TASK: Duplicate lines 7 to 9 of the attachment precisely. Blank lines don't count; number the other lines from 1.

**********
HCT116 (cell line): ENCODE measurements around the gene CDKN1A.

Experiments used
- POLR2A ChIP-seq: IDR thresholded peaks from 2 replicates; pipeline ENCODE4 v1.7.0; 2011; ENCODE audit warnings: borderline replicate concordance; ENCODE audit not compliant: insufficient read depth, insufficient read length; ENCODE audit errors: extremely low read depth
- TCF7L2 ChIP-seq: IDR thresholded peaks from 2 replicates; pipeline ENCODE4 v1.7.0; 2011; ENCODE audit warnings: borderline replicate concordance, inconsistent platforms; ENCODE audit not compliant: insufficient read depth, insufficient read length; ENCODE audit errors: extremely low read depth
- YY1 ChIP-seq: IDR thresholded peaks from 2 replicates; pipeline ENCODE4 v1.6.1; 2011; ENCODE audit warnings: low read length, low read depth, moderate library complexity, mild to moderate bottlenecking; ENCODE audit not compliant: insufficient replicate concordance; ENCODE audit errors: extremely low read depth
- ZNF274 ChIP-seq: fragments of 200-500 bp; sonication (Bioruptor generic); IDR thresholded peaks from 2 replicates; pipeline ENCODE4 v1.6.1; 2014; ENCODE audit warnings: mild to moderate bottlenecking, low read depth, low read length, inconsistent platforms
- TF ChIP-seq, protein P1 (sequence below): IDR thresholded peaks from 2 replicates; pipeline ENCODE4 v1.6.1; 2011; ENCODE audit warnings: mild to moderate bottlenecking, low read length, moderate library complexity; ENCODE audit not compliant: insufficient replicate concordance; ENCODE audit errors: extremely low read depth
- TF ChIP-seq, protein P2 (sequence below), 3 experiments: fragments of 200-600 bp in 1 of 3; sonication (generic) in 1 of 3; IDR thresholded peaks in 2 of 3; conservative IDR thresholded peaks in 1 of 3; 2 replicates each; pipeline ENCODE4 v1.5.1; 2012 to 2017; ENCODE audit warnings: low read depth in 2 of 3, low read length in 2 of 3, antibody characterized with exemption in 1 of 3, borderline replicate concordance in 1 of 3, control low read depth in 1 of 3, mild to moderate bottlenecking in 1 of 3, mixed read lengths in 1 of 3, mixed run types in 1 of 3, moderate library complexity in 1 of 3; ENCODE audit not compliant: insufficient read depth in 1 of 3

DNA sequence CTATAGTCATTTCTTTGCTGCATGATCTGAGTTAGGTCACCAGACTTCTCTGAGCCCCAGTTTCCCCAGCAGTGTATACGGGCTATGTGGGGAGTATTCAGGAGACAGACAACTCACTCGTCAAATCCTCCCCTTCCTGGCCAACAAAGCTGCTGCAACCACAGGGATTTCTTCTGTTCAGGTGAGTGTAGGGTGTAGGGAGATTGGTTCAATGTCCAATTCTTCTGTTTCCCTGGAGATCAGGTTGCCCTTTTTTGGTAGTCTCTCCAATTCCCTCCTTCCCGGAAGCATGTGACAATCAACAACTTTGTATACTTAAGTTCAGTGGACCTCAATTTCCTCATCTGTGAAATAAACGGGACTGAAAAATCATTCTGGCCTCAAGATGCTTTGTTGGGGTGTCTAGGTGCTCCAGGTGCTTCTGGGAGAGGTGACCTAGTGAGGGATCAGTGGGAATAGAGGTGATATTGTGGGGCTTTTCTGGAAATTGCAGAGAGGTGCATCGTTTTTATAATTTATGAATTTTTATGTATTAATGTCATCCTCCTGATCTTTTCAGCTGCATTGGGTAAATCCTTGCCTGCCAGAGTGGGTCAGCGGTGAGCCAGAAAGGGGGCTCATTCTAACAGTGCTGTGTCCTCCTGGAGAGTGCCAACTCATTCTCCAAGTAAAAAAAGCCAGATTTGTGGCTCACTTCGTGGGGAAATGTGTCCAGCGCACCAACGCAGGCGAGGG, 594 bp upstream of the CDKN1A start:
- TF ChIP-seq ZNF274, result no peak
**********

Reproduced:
- TF ChIP-seq, protein P1 (sequence below): IDR thresholded peaks from 2 replicates; pipeline ENCODE4 v1.6.1; 2011; ENCODE audit warnings: mild to moderate bottlenecking, low read length, moderate library complexity; ENCODE audit not compliant: insufficient replicate concordance; ENCODE audit errors: extremely low read depth
- TF ChIP-seq, protein P2 (sequence below), 3 experiments: fragments of 200-600 bp in 1 of 3; sonication (generic) in 1 of 3; IDR thresholded peaks in 2 of 3; conservative IDR thresholded peaks in 1 of 3; 2 replicates each; pipeline ENCODE4 v1.5.1; 2012 to 2017; ENCODE audit warnings: low read depth in 2 of 3, low read length in 2 of 3, antibody characterized with exemption in 1 of 3, borderline replicate concordance in 1 of 3, control low read depth in 1 of 3, mild to moderate bottlenecking in 1 of 3, mixed read lengths in 1 of 3, mixed run types in 1 of 3, moderate library complexity in 1 of 3; ENCODE audit not compliant: insufficient read depth in 1 of 3

DNA sequence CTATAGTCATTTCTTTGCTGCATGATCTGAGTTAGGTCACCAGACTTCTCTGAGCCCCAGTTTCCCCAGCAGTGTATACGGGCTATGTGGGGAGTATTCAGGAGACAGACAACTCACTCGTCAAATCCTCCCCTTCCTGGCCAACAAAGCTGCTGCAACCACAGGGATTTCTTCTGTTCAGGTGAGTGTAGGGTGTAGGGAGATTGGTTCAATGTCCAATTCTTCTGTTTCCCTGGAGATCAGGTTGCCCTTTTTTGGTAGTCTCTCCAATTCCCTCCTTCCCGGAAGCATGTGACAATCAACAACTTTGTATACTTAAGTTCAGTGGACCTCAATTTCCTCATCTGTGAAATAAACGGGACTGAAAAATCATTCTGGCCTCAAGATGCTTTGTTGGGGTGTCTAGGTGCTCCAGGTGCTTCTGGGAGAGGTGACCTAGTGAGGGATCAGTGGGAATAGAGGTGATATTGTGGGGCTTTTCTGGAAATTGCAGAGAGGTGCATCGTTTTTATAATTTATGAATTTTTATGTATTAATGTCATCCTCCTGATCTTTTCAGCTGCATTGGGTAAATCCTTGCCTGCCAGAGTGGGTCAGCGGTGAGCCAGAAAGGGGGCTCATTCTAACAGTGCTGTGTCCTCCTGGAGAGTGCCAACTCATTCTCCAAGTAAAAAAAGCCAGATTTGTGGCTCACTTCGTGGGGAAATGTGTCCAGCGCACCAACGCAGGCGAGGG, 594 bp upstream of the CDKN1A start: